The Prime Minister launched Saakshar Bharat, a centrally sponsored scheme of Department of School Education and Literacy (DSEL), Ministry of Human Resource Development (MHRD), Government of India (GOI), on the International Literacy Day, 8th September, 2009. It aims to further promote and strengthen Adult Education, specially of women, by extending educational options to those adults who having lost the opportunity of access to formal education and crossed the standard age for receiving such education, now feel a need for learning of any type, including, literacy, basic education (equivalency to formal education), vocational education (skill development), physical and emotional development, practical arts, applied science, sports, and recreation.

To impart functional literacy to non-literates in the age group of 15-35 years in a time bound manner, the National Literacy Mission (NLM) was launched in 1988 and it continued through Ninth and Tenth Five Year Plans. By the end of the Tenth Five Year Plan (March 2007), NLM had covered 597 districts under Total Literacy Campaign (TLC), 485 districts under Post Literacy Programme (PLP) and 328 districts under Continuing Education Programme (CEP). As a cumulative outcome of these efforts, 127.45 million persons became literate, of which, 60% learners were females, while 23% learners belonged to Scheduled Castes (SCs) and 12% to Scheduled Tribes (STs).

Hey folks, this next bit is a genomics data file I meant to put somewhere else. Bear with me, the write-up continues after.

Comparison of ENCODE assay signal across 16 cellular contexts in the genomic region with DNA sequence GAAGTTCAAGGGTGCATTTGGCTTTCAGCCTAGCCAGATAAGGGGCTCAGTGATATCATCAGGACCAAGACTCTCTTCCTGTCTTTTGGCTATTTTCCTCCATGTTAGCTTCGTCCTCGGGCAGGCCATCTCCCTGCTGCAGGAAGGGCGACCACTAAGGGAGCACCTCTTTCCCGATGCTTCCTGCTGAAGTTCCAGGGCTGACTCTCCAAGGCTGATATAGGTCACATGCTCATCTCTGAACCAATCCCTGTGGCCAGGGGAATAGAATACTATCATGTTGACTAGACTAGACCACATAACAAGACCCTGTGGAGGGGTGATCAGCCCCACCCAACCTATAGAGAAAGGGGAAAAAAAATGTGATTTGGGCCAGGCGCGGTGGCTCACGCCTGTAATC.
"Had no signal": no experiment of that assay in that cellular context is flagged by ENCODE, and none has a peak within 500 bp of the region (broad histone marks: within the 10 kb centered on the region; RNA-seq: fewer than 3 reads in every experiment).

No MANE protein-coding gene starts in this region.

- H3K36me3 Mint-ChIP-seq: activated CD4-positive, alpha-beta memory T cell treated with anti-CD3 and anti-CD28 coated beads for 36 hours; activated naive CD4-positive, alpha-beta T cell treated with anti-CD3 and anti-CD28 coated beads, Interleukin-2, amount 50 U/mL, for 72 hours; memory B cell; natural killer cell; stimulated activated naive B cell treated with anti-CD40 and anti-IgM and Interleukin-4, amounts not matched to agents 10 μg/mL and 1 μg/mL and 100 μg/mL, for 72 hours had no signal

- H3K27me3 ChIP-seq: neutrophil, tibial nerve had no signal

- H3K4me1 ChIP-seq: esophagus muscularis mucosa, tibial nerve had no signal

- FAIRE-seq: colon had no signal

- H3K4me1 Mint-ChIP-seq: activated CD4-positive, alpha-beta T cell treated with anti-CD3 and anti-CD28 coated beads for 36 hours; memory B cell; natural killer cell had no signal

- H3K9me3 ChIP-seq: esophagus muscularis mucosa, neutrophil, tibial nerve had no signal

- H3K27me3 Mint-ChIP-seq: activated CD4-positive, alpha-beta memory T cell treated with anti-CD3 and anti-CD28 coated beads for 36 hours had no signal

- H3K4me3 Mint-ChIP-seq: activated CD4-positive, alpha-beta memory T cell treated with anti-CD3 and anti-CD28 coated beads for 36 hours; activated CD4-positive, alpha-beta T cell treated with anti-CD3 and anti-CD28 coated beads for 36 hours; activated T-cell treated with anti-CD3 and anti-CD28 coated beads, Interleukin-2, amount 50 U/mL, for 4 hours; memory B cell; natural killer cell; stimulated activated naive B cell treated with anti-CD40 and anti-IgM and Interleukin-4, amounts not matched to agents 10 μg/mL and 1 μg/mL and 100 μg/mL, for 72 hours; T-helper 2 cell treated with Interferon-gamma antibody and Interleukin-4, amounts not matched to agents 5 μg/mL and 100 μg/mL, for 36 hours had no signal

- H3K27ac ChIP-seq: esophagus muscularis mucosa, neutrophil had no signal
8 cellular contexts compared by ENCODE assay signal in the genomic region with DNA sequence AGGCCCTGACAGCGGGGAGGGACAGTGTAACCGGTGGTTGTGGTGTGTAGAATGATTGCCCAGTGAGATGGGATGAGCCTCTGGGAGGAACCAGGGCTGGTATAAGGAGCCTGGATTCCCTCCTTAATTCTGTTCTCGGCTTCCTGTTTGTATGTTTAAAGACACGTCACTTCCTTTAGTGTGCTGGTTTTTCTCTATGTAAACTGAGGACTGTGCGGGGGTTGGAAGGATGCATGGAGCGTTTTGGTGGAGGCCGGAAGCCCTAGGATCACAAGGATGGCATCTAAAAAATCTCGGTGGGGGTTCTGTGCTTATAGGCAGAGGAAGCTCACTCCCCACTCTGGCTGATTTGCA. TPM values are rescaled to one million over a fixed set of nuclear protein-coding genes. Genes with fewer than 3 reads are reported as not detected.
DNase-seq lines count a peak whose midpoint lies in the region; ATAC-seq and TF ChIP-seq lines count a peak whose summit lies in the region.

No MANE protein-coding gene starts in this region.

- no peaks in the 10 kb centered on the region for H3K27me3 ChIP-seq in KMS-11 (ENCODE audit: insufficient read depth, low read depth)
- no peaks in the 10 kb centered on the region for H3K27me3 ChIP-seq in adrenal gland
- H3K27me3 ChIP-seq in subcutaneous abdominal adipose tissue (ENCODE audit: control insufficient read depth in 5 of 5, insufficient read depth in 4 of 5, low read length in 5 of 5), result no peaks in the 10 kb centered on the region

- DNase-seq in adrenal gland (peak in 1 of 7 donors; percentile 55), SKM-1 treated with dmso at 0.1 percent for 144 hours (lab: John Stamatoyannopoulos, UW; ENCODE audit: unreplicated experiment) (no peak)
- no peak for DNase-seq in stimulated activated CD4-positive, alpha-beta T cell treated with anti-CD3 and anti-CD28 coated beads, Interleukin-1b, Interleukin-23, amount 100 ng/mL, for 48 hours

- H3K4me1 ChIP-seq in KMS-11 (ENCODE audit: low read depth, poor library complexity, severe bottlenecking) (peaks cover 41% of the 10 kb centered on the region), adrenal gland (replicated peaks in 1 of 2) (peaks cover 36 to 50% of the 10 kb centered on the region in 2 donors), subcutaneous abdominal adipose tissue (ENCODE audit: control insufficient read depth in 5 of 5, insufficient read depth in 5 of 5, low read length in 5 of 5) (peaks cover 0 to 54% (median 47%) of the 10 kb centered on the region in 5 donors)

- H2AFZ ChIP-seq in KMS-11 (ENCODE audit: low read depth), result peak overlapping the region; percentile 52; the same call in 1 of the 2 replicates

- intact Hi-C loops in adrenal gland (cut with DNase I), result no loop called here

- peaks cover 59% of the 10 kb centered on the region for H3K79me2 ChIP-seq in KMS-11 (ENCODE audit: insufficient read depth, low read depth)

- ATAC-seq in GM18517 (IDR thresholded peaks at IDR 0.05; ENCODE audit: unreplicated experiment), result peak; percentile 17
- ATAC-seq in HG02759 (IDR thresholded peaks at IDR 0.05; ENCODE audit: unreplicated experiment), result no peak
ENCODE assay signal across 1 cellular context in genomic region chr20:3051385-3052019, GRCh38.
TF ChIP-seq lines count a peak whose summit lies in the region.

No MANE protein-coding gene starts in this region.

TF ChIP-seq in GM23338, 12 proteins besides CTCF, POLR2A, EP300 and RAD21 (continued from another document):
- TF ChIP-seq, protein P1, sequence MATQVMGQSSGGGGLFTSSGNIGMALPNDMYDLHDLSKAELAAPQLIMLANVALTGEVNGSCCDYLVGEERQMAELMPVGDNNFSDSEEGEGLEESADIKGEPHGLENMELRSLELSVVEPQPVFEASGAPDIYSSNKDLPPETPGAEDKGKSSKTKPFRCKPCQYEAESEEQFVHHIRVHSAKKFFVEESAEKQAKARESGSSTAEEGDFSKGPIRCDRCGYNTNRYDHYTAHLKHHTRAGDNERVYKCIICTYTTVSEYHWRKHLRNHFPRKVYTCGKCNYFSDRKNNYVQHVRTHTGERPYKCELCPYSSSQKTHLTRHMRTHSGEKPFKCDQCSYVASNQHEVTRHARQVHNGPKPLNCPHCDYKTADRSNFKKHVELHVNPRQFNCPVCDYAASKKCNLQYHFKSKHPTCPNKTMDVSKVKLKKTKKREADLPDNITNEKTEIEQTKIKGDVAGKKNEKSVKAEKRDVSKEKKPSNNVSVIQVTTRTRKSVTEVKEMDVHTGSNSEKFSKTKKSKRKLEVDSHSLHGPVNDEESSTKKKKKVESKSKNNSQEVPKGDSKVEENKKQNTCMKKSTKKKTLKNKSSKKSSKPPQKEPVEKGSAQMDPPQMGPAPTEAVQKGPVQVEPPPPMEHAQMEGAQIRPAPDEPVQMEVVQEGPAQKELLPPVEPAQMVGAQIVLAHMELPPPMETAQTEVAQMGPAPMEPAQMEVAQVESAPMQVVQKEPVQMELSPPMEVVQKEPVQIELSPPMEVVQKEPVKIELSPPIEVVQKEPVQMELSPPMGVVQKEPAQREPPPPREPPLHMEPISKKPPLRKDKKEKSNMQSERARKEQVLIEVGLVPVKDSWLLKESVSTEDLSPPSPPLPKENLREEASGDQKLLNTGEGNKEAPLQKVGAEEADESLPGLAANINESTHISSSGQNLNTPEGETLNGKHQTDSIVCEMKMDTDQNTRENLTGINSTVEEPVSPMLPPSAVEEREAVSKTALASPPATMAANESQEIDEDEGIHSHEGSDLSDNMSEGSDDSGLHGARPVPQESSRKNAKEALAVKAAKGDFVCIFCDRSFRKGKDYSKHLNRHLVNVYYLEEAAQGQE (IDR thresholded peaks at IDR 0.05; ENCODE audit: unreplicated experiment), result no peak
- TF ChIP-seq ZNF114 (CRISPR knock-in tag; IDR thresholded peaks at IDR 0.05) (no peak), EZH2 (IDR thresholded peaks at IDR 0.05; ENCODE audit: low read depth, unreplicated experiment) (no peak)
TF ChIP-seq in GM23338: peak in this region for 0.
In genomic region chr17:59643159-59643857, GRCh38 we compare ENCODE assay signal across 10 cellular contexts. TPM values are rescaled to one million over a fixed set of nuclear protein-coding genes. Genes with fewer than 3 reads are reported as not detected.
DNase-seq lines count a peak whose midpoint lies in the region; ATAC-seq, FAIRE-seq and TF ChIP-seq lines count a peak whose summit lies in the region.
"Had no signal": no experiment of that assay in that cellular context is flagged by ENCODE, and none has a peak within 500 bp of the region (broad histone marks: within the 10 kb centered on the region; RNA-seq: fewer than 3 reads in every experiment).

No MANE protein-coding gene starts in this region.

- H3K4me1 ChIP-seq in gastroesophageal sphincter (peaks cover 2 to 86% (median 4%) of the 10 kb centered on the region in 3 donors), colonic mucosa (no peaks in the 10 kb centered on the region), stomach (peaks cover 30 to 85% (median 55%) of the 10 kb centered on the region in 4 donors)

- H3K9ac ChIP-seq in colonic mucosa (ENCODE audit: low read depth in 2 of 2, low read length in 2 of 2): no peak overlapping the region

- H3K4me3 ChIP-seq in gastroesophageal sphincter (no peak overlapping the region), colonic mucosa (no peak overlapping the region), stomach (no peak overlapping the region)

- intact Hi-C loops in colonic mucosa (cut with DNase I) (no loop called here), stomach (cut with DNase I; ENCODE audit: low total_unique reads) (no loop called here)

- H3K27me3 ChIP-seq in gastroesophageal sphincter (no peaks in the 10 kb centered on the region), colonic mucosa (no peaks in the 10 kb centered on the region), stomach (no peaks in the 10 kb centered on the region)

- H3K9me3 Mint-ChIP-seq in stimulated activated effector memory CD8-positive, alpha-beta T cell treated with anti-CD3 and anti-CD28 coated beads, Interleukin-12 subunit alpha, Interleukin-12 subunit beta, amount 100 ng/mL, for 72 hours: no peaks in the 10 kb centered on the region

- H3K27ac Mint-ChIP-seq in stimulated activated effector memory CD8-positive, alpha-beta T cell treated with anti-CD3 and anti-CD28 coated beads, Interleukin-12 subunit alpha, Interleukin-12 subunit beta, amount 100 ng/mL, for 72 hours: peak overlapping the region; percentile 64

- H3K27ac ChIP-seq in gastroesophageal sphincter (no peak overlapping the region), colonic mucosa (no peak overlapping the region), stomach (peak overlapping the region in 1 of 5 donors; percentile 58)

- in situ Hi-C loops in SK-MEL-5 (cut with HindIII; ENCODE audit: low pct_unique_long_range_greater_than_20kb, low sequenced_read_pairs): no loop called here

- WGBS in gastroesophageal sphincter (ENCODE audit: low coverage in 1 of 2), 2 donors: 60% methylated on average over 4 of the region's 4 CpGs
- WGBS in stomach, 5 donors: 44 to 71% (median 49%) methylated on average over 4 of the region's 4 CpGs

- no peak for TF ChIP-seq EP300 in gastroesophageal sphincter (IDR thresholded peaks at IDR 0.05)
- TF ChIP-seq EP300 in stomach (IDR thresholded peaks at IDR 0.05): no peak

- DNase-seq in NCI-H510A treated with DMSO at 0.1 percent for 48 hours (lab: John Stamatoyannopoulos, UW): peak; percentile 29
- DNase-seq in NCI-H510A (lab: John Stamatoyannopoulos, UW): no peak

Despite significant accomplishments of the Mission, illiteracy continues to be an area of national concern. Though precise number of non- literates at this stage is not available and will be known only after 2011 census, 2001 census had revealed that there were still 259.52 million illiterate adults (in the age group of 15 +) in the country. While further accretion into the pool of adult illiterate persons is expected to recede significantly on account of enhanced investments in elementary education and a reverse demographic trend, addition to this pool cannot be ruled out altogether on account of relatively high school drop out ratio. Wide gender, social and regional disparities in literacy also continue to persist. Adult education is therefore indispensable as it supplements the efforts to enhance and sustain literacy levels through formal education.

It was, therefore, considered necessary to continue the NLM during the XI Plan period. While acknowledging, in principle, the need for continuing and strengthening further the efforts to promote Adult Education, the Planning Commission agreed to the continuance of NLM during the XIth Plan provided it was appraised de novo and modified suitably to meet the contemporary challenges. The programme was accordingly subjected to extensive in-house and external review and evaluation.

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